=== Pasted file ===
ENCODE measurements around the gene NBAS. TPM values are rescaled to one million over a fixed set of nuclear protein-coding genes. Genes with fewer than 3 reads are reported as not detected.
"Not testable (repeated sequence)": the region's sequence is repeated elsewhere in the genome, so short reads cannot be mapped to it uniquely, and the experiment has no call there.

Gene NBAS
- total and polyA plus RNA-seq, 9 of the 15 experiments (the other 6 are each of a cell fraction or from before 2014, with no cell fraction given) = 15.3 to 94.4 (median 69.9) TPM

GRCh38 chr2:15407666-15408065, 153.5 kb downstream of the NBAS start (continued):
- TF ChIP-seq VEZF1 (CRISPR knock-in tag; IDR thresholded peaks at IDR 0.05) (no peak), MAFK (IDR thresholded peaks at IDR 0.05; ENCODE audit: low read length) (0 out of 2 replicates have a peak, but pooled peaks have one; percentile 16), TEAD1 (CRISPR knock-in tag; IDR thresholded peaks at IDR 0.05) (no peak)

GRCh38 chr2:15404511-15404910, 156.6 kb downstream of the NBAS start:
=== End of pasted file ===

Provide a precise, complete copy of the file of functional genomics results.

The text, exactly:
ENCODE measurements around the gene NBAS. TPM values are rescaled to one million over a fixed set of nuclear protein-coding genes. Genes with fewer than 3 reads are reported as not detected.
"Not testable (repeated sequence)": the region's sequence is repeated elsewhere in the genome, so short reads cannot be mapped to it uniquely, and the experiment has no call there.

Gene NBAS
- total and polyA plus RNA-seq, 9 of the 15 experiments (the other 6 are each of a cell fraction or from before 2014, with no cell fraction given) = 15.3 to 94.4 (median 69.9) TPM

GRCh38 chr2:15407666-15408065, 153.5 kb downstream of the NBAS start (continued):
- TF ChIP-seq VEZF1 (CRISPR knock-in tag; IDR thresholded peaks at IDR 0.05) (no peak), MAFK (IDR thresholded peaks at IDR 0.05; ENCODE audit: low read length) (0 out of 2 replicates have a peak, but pooled peaks have one; percentile 16), TEAD1 (CRISPR knock-in tag; IDR thresholded peaks at IDR 0.05) (no peak)

GRCh38 chr2:15404511-15404910, 156.6 kb downstream of the NBAS start: